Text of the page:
Nick Rocchio-Giordano, MCAS ’18, his bass hanging limp for the moment, leaned into the microphone and declared: “We are Funky Giant.” And it echoed across the Rat, partly due to the state of the audio system, but also because of the sophomore bassist’s insistency.
The sophomore trio Funky Giant went on to provide the promised funk in a set that made up for its lack of vocals with a sound straight of of HBO’s nostalgic, fiery Vinyl. The setting in the basement of Lyons helped. With tapestries framing the stage and center aisle, the Rat proved a more robust venue than the Cabaret Room has usually provided.
At the end of the night, hosted by a programming triumvirate of the Music Guild, CAB, and the Arts Council, it was music scene stalwarts Small Talk and William Bolton, and then earnest newcomer, Funky Giant, which earned the golden ticket to the final showdown at Arts Fest later in the year.
The bluesy Matt Michienzie, MCAS ’17, kicked off the battle. The band has an earthy, full presence with your basic band equipment (plus a little bit of saxophone) that backs Michienzie’s voice. He sang under, over, and through the arrangement in “Skylines,” where the Foxborough native sings about an imagined journey through Chicago to Memphis and, of course, New York.
His best work was seen in “Drunk.” Alone on the stage for most of the song, he used a stomping guitar riff and his deep, breathy voice to bend and hold notes in a rambling fashion that epitomizes what it’s like to be drunk and a bit sad.
Backed by a drummer and a set of samples cycling from his laptop, Bolton fit a five-song set in just over his allotted time. “Bad Girl,” “Summer Breeze,” “Fading,” “Bud Light,” and “Let’s Stay Together” are all infectious, tightly wound pieces of pop music. Bolton is a precocious master of crowd engagement, and his set got the crowd on its feet moving and grooving along with the Detroit native. It was the best he has ever sounded live. “Let’s Stay Together” remains an irresistible bundle of earnest soul and pop.
While a veteran of now four Battle of the Bands, Small Talk holds the distinction of battling with a different lineup each year. With the addition of Kaitlyn and Meghan Kelleher, CSOM ’18 and LSOE ’16, the band employs a dramatically different sound than it did two years ago with more traditionally indie songs like “A Different Gravity.”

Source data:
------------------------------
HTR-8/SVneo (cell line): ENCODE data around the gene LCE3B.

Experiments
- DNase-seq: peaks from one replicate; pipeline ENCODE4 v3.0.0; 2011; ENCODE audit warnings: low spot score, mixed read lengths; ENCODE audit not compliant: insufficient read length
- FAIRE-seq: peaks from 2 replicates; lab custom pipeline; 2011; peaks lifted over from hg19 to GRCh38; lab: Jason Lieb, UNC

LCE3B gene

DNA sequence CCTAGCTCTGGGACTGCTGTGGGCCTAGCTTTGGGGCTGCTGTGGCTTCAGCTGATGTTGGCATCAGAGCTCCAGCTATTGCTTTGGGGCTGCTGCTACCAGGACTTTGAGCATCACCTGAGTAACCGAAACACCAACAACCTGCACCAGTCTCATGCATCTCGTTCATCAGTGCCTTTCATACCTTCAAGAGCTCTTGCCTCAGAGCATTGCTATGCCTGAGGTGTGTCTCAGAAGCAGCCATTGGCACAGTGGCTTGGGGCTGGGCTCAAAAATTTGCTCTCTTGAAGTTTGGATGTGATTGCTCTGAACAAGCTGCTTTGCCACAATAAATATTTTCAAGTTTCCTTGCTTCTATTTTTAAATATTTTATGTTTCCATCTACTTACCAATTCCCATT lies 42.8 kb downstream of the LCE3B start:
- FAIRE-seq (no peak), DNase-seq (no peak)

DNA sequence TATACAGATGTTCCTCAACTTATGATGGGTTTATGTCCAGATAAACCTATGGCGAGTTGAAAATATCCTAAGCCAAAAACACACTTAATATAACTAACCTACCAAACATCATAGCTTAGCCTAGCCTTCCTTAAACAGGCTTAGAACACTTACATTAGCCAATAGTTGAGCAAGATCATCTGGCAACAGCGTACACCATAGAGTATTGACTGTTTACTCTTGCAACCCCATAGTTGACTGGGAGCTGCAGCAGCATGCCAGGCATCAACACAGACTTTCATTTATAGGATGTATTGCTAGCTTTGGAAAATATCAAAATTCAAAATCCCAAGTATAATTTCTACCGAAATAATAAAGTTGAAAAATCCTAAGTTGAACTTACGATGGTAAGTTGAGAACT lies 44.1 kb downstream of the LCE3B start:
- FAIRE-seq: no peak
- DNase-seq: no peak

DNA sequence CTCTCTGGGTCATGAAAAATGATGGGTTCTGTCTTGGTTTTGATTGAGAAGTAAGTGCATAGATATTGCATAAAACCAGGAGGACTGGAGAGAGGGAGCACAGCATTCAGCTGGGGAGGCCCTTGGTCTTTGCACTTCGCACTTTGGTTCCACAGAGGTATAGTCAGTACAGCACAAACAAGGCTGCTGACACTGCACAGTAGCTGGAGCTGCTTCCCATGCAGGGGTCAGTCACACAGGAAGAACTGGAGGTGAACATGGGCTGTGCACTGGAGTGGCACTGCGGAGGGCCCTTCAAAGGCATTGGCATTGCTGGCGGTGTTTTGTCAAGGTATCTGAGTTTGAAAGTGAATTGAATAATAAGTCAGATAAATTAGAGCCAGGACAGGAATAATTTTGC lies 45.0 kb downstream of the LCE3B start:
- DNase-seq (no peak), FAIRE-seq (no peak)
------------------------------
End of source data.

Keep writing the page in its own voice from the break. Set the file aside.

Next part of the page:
The band has moved in a more textured, psychedelic direction, and with the absorption of the Kellehers, the band’s vocals are now as textured as its arrangements, as Sean Seaver’s, MCAS ’16, voice mixes with the Kellehers’.
Small Talk treated the audience to two new songs. It kicked off the set with “Eclipse” and finished with “Aquarium.” “Eclipse” is as peppy as Small Talk gets these days. If most songs are a lap around the track, then “Aquarium” is a marathon, a slow burn of Chris Southiere, Berklee ’16, on the drums and Seaver and the Kellehers’ vocals filling the proverbial aquarium of sound.
Last year’s Singer-Songwriter Competition champion Wynnm Murphy, MCAS ’18, teamed up with Ryan Bradley, MCAS ’18, to form Sixtowns. Murphy, who in the past used an acoustic guitar and a kick drum, has moved in a more electronic direction. With Bradley on keys and Murphy on guitar and wielding a looper, Sixtown has an airy sound that leaves more than enough room for Murphy’s vocals to breeze in and out.
The band closed with “Take Me There,” and despite a stumble that may have ultimately hurt the band’s rep with the judges and forced the band to restart the song about a minute in, “Take Me There” remains four minutes of accomplished indie-pop. It has a transporting quality, much like Murphy’s earlier acoustic work, but the electronic shift adds a distance that makes Murphy’s voice even more compelling.
Funky Giant, the trio of Rocchio-Giordano, Mario Borges, MCAS ’18, and Henry Ricciardi, CSOM ’18, were the last to take the stage, but they threw the gauntlet down. They’re mad technicians of funk. Funk needs no words. Funk needs no (verbal) rhyme. Words, apparently, just get in the way.
The band blasted through two long jams, but it was Ricciardi’s solo in the second section that might have secured the young group a spot in the finals. The band had reached a groove by then, the crowd nodding and stomping along like they were in some NYC club. It felt like the band, to finish the set, needed to launch into something resembling a bridge. And it became clear that it wasn’t going to a chorus of any sort. Rocchio-Giordana and Borges, on the bass and drums, settled their pace and turned to Ricciardi. And boy, did he lean in, climbing up and down the neck like a warlock of funk.
Featured Image by Julia Hopkins / Heights Editor